Although I have described my invention by reference to particular illustrative embodiments, many changes and modifications of the invention may become apparent to those skilled in the art without departing from the spirit and scope of the invention. I therefore intend to include within the patent warranted hereon all such changes and modifications as may reasonably and properly be included within the scope of my contribution to the art.
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|Citing Patent||Filing date||Publication date||Applicant||Title|
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|US7813368 *||Apr 18, 2007||Oct 12, 2010||Denso Corporation||Communication system|
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|U.S. Classification||375/214, 714/809, 375/360|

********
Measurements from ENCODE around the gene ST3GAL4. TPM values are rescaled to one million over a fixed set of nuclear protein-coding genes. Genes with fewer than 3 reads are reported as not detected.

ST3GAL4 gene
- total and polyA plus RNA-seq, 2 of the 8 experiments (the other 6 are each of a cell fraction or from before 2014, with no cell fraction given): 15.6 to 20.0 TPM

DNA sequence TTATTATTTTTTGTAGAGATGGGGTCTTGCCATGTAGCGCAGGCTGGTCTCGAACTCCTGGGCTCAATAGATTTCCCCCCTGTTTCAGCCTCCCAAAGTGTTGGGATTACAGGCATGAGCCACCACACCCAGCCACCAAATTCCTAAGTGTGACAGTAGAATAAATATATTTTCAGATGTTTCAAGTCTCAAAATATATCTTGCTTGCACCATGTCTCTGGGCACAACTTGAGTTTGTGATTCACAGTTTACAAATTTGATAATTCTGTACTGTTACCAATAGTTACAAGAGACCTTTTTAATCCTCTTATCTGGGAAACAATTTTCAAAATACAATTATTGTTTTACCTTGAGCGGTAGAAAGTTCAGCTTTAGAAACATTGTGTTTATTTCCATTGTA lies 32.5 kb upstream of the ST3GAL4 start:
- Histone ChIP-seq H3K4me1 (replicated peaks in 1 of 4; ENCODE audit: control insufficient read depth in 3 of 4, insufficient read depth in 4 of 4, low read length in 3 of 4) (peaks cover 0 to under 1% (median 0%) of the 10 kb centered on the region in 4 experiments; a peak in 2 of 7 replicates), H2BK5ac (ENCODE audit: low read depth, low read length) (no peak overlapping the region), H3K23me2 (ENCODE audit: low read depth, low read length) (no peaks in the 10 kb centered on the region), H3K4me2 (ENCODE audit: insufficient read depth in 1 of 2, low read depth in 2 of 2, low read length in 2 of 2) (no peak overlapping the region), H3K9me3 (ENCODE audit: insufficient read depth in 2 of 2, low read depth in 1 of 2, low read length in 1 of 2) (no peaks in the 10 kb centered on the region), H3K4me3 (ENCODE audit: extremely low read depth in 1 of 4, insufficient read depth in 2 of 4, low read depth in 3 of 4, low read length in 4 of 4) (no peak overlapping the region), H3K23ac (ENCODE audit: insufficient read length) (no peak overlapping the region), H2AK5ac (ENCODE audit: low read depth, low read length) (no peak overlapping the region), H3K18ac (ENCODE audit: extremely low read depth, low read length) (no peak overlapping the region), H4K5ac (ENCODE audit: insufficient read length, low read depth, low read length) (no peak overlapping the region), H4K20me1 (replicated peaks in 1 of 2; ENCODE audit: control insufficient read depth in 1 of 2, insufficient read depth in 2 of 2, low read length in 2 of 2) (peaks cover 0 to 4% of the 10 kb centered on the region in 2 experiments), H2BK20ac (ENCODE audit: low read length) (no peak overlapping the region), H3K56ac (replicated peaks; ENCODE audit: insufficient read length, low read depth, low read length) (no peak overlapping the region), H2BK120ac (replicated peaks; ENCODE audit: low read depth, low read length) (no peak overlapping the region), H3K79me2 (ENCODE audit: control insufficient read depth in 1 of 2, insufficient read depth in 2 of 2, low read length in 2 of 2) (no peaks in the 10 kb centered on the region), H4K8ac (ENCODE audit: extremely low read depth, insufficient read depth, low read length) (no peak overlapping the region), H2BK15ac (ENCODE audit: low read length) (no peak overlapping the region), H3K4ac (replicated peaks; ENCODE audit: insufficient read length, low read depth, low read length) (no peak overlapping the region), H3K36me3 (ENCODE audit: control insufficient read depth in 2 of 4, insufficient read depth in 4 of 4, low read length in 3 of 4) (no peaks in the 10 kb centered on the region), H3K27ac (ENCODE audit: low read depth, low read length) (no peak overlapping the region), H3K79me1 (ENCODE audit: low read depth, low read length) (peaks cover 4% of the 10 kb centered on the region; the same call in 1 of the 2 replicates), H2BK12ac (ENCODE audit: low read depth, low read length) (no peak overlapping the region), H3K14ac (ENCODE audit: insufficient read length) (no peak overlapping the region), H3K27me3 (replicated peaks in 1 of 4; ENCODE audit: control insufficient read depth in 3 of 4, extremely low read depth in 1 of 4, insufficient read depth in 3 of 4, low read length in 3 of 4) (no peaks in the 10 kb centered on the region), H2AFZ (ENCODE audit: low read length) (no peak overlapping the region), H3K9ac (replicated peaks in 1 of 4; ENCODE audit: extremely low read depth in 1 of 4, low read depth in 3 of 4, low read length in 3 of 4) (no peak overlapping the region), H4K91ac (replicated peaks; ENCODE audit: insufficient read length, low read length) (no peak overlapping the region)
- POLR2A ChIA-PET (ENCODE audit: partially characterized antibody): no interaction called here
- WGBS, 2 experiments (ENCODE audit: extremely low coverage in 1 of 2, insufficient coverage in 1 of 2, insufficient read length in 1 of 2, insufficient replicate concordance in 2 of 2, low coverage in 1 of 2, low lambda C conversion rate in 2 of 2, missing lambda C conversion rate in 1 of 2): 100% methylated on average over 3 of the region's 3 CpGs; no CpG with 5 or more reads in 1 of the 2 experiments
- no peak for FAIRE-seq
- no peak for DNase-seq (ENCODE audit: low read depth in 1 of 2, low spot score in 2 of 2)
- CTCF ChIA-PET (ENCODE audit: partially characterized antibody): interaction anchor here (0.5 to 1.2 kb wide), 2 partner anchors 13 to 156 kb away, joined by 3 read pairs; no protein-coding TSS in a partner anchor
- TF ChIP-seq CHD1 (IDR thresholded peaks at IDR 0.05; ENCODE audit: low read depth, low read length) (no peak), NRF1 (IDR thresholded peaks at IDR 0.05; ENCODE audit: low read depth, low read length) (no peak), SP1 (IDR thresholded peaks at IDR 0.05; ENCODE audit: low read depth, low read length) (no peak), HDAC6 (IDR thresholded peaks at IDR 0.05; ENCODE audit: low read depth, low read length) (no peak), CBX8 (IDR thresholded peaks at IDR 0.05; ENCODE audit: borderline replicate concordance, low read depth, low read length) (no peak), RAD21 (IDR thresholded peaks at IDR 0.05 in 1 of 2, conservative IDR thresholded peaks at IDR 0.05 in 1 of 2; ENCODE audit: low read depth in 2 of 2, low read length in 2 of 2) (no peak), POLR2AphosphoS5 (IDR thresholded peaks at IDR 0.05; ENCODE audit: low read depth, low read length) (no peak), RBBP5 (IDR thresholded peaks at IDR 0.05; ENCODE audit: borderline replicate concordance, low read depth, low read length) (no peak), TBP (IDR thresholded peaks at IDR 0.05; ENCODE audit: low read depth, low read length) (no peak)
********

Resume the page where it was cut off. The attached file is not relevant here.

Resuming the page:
|International Classification||H04L25/24, H04L1/24|
|Cooperative Classification||H04L1/247, H04L25/242|
|European Classification||H04L25/24A, H04L1/24D2|
|Jul 20, 1981||AS||Assignment|
Owner name: SIEMENS AKTIENGESELLSCHAFT, BERLIN AND MUNICH A GE
Free format text: ASSIGNMENT OF ASSIGNORS INTEREST.;ASSIGNOR:JUNGMEISTER, HANS G.;REEL/FRAME:003902/0718
Effective date: 19810701
Owner name: SIEMENS AKTIENGESELLSCHAFT
Free format text: ASSIGNMENT OF ASSIGNORS INTEREST;ASSIGNOR:JUNGMEISTER, HANS G.;REEL/FRAME:003902/0718
Effective date: 19810701
|Jan 20, 1987||FPAY||Fee payment|
Year of fee payment: 4
|Apr 2, 1991||REMI||Maintenance fee reminder mailed|
|Sep 1, 1991||LAPS||Lapse for failure to pay maintenance fees|
|Nov 12, 1991||FP||Expired due to failure to pay maintenance fee|
Effective date: 19910825